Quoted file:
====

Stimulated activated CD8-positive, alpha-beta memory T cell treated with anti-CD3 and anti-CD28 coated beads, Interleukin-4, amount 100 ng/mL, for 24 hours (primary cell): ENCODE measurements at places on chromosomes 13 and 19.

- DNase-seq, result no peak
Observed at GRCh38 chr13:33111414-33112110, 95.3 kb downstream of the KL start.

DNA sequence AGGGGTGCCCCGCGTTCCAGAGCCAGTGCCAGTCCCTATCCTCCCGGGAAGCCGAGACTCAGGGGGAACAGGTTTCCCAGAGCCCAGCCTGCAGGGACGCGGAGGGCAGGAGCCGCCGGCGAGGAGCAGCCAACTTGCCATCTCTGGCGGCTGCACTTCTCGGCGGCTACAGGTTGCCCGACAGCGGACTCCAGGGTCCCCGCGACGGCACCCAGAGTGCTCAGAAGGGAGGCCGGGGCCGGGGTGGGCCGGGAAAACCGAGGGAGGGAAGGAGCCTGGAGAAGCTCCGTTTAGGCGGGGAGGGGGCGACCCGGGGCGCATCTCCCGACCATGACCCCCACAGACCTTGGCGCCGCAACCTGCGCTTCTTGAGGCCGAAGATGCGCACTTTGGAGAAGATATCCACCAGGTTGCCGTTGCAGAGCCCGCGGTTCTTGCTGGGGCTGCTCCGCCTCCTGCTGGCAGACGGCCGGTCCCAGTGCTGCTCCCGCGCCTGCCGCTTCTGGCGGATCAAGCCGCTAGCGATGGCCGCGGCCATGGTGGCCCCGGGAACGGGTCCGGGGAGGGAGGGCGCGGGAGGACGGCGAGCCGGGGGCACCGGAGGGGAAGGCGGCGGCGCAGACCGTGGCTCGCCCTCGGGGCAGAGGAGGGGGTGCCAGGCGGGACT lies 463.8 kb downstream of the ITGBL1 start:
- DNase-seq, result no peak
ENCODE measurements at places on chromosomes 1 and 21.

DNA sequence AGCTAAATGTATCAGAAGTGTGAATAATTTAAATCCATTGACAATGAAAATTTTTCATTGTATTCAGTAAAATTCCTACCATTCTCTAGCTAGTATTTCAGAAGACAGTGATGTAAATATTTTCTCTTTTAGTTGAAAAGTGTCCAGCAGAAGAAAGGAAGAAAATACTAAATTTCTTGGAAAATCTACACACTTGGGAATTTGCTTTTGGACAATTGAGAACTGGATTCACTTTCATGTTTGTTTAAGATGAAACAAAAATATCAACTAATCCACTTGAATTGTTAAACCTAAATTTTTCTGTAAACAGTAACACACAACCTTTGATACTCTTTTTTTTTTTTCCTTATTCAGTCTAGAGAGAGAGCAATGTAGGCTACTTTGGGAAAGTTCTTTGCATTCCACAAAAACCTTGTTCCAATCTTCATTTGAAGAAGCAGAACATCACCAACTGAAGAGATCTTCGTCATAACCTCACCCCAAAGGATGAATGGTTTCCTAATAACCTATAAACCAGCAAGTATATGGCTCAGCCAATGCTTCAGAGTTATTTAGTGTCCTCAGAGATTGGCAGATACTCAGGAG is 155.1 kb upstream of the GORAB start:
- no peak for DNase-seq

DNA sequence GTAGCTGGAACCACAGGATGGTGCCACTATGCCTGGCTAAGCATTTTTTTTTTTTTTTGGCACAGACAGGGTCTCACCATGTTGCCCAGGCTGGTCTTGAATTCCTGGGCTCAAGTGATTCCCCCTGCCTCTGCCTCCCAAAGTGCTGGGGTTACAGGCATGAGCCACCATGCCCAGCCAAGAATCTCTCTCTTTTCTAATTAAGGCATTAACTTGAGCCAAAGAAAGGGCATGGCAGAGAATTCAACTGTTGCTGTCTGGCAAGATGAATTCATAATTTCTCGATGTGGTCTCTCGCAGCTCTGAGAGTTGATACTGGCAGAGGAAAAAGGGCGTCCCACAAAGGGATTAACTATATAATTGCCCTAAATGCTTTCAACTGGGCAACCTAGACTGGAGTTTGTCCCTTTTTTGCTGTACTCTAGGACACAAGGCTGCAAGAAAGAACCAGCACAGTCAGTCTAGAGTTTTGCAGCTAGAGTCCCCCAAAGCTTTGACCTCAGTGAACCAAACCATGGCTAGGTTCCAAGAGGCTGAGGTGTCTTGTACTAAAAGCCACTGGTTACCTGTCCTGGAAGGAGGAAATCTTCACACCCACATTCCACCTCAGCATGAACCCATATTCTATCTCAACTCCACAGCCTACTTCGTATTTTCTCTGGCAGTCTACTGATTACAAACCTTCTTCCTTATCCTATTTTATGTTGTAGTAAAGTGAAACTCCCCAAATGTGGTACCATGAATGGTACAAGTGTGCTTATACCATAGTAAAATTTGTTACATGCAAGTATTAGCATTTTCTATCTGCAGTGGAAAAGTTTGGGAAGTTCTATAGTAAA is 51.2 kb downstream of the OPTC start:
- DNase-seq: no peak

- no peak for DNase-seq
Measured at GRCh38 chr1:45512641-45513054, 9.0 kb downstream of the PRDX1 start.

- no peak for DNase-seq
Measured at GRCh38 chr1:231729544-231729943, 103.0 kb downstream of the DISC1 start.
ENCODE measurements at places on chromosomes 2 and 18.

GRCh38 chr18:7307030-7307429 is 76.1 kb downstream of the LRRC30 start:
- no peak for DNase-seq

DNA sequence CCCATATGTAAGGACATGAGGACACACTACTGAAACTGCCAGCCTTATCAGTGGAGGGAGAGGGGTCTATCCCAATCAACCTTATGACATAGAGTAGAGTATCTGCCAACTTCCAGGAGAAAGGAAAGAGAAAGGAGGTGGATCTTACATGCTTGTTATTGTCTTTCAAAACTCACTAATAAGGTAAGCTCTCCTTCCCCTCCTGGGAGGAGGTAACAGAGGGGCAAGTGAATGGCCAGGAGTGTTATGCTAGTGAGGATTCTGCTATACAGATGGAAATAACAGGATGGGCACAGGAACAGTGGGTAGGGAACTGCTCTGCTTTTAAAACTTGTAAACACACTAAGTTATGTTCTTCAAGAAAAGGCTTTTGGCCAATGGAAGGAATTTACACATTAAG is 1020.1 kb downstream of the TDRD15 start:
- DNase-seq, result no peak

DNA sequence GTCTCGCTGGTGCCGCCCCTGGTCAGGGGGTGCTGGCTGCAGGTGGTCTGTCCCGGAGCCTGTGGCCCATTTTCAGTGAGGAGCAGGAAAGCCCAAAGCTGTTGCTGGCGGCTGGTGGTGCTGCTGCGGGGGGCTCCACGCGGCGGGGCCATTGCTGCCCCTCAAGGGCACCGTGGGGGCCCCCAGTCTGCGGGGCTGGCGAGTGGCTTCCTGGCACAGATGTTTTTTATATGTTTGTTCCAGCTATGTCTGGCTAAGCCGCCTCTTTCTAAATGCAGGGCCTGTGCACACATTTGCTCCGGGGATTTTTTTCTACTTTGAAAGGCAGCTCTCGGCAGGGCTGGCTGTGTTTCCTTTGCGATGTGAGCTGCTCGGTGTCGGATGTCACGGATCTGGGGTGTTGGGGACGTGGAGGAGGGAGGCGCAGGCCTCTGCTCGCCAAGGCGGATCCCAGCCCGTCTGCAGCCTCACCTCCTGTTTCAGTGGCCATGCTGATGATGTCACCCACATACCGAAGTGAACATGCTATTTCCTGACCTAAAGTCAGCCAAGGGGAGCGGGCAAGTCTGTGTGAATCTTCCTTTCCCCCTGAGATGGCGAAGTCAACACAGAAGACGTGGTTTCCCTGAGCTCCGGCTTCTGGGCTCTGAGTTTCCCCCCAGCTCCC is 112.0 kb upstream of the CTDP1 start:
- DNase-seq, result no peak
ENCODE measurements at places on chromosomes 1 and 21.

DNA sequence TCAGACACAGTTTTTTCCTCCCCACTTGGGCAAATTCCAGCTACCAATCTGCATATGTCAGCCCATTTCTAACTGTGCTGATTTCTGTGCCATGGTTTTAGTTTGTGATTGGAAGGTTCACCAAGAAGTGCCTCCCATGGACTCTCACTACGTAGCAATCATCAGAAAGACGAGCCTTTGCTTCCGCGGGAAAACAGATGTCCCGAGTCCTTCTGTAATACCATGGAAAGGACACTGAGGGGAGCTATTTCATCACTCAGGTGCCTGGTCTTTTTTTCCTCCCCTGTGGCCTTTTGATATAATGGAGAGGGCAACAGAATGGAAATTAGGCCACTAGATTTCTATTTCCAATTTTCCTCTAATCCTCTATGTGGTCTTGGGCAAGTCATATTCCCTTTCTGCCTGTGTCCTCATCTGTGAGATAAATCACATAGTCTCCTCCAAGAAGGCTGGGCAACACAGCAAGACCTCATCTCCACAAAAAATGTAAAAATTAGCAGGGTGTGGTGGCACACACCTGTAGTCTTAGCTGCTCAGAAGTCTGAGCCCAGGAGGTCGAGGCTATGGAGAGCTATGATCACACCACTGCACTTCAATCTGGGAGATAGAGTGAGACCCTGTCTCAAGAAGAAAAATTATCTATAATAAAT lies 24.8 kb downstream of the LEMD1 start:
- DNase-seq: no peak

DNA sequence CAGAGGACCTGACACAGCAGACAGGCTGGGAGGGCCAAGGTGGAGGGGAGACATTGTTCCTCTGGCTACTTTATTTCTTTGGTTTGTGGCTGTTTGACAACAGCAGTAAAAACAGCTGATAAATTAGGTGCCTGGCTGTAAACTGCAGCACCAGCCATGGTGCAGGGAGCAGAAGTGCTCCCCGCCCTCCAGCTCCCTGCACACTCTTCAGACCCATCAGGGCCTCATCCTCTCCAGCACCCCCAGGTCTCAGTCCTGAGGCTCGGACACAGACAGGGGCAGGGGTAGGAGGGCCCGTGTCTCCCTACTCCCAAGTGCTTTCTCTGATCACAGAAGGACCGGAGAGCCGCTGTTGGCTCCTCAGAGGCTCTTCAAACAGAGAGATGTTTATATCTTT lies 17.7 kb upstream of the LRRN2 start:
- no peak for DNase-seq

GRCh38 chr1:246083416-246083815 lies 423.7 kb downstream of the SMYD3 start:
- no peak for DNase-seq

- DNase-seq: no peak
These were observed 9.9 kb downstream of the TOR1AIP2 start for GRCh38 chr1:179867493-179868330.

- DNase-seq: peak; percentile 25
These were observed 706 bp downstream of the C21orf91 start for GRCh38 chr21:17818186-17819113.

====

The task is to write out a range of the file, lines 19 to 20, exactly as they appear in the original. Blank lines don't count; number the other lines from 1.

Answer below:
- DNase-seq, result no peak

DNA sequence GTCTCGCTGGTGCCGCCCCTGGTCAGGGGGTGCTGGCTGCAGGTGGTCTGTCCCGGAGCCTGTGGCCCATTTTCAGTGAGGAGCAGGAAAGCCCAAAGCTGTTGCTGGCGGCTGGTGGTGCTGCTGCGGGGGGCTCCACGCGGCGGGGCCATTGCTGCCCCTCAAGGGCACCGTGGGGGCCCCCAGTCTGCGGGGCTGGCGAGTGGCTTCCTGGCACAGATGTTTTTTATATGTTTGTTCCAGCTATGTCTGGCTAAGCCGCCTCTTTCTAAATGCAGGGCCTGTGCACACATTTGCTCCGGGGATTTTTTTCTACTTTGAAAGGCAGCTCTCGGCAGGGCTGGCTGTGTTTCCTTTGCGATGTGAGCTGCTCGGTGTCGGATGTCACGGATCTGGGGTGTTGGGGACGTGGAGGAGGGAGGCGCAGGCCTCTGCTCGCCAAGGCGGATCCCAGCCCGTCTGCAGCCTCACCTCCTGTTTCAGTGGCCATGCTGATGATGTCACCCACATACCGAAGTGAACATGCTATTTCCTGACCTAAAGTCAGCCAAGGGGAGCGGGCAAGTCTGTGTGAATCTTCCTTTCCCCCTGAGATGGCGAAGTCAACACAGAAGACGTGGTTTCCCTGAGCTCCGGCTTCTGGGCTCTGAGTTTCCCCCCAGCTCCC is 112.0 kb upstream of the CTDP1 start: